By Tarmo Virki, European Technology Correspondent
HELSINKI (Reuters) - Expectations are high when Nokia's new Chief Executive Stephen Elop takes stage on Friday at an investor event in London.
The world's biggest cellphone maker warned on January 27 of a grim start to 2011, but its shares quickly recovered steep losses after Elop flagged possible change of software strategy.
The stock is up 17 percent from the lows of January 27.
Nokia has rapidly lost share in the higher-margin smartphone market to new entrants like Apple, and it lost No. 1 spot on the market to Google's Android last quarter, just two years after Google entered the market.
Its answer to the new high-end competition, MeeGo platform, is yet unproven, and its workhorse Symbian software -- used across its smartphones -- has lost attraction among developers.
"Any change from current strategy would be positive for the share price ... Investors think Nokia should at least try out another platform. Nokia stock would rise 30 percent," said Canaccord analyst Michael Walkley.
After limiting its financial forecasts on January 27 to just first quarter, Elop is also set to unveil longer-term forecasts on Friday.
On average analysts expect phone business to bottom out in January-March, with underlying operating profit margin starting to improve already in the April-June quarter.
However, if Elop will revamp company's software strategy, investors likely have to wait until 2012 for first results as rolling out new models takes several quarters.
Elop could unveil on Friday also a major management shakeup, laying off half of the executive board -- including long-time Finnish leaders Kai Oistamo, Niklas Savander and Tero Ojanpera -- a German magazine report said.
ANDROID, WINDOWS OR MEEGO?
After Elop flashed the possibility of a change in smartphone software many market followers expect Nokia to adopt either Google's hugely popular Android software or go for Microsoft's Windows Phone 7.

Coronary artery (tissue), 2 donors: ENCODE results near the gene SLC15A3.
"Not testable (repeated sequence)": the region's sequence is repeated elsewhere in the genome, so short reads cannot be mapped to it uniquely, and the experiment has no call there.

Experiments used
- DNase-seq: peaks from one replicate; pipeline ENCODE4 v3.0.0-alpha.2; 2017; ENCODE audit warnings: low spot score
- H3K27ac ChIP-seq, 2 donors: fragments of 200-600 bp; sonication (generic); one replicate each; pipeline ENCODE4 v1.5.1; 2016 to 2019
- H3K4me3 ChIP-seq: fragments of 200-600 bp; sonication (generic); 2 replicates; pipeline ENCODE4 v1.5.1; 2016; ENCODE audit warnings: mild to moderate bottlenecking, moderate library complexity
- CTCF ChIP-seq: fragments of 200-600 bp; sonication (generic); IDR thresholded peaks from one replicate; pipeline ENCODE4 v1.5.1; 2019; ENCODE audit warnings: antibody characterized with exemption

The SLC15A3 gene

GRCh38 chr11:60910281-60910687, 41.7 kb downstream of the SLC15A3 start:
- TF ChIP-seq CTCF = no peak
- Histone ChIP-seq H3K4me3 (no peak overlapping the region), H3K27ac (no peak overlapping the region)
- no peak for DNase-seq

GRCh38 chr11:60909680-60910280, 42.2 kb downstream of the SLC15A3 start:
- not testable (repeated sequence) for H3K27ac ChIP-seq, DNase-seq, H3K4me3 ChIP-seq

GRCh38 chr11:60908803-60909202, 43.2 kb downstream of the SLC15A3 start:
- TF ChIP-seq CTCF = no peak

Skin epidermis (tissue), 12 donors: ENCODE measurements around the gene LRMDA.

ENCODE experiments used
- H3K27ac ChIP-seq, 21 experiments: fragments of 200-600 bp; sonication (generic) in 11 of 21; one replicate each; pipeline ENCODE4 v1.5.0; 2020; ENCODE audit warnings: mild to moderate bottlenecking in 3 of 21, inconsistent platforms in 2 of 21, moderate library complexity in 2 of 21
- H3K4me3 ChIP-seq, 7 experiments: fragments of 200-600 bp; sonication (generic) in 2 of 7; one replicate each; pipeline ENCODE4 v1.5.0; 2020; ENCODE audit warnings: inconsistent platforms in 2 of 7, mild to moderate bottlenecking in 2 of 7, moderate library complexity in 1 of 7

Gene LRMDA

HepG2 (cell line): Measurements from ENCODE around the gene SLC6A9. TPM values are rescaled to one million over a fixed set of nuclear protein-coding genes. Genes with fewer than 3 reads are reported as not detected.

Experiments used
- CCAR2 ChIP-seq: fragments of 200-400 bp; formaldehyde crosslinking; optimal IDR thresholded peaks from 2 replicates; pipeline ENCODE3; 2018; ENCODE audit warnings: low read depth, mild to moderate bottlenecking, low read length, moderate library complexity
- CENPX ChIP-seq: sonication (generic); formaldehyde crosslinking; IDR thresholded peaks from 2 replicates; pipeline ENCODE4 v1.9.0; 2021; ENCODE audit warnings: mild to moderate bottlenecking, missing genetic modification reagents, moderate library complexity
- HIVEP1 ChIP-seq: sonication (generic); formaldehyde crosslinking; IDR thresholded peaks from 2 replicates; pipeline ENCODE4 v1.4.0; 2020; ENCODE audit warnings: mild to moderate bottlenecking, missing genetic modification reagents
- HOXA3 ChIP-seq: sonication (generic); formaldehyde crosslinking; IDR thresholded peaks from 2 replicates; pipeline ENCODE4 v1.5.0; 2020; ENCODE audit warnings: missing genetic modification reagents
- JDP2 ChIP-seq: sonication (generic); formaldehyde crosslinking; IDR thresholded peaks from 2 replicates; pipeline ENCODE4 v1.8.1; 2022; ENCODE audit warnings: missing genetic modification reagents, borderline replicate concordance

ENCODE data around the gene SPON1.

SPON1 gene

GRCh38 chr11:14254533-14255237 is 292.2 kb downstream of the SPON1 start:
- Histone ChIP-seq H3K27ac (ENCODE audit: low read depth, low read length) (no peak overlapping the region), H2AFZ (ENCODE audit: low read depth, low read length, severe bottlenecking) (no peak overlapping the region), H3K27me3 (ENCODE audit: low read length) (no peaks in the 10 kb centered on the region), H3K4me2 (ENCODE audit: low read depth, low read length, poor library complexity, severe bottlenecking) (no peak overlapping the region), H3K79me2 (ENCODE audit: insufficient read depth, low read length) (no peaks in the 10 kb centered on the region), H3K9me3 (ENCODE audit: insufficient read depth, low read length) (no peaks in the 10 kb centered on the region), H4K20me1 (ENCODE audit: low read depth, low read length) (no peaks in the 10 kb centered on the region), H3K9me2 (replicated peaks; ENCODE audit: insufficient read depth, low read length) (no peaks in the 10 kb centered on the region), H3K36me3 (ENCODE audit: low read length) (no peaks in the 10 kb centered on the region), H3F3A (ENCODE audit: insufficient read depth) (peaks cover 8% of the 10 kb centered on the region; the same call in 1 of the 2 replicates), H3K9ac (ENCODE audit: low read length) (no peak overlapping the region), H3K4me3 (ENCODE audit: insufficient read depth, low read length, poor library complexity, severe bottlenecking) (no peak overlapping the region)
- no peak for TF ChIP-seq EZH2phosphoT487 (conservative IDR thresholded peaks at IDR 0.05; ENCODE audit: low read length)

However, the focus will likely stay on its MeeGo software -- the result of a merger of Nokia's Linux Maemo software platform with Intel's Moblin -- something which could disappoint the market.
"Nokia CEO has now raised expectations for a dramatic change in software strategy - markets may not be satisfied with a compromise solution," said analyst Tero Kuittinen from MKM Partners. "When the seventh veil drops, the audience wants to see a lot more than a flash of thigh."
Nokia's problem so far -- mobile software developers are not very keen to work on its software platforms.
Developers remain fixated on Apple and on Google's Android as the prime targets of their toil, with also Microsoft and Research In Motion making gaining popularity, a survey of more than 2,2000 developers showed last month.
Nokia's MeeGo offering attracts 6 percent of developers.
"I am seeing far more appetite for Android, I see increasing interest in Blackberry, I see very little people looking at developing for Nokia," said Carl Uminski, chief operating officer at Somo Ltd, mobile advertising agency.
The solution to change it could be tapping into wide base of Microsoft developers, creating the third ecosystem in addition to Apple and Google, said Canaccord's Walkley.
However, others were more cautious on the likelihood.
"If Nokia and Microsoft come together it could have an air of desperation about it -- it's like two middle-aged people left in the nightclub after all the cool kids have left for the after-parties in Cupertino and Mountain View," said Ben Wood, head of research at British consultancy CCS Insight.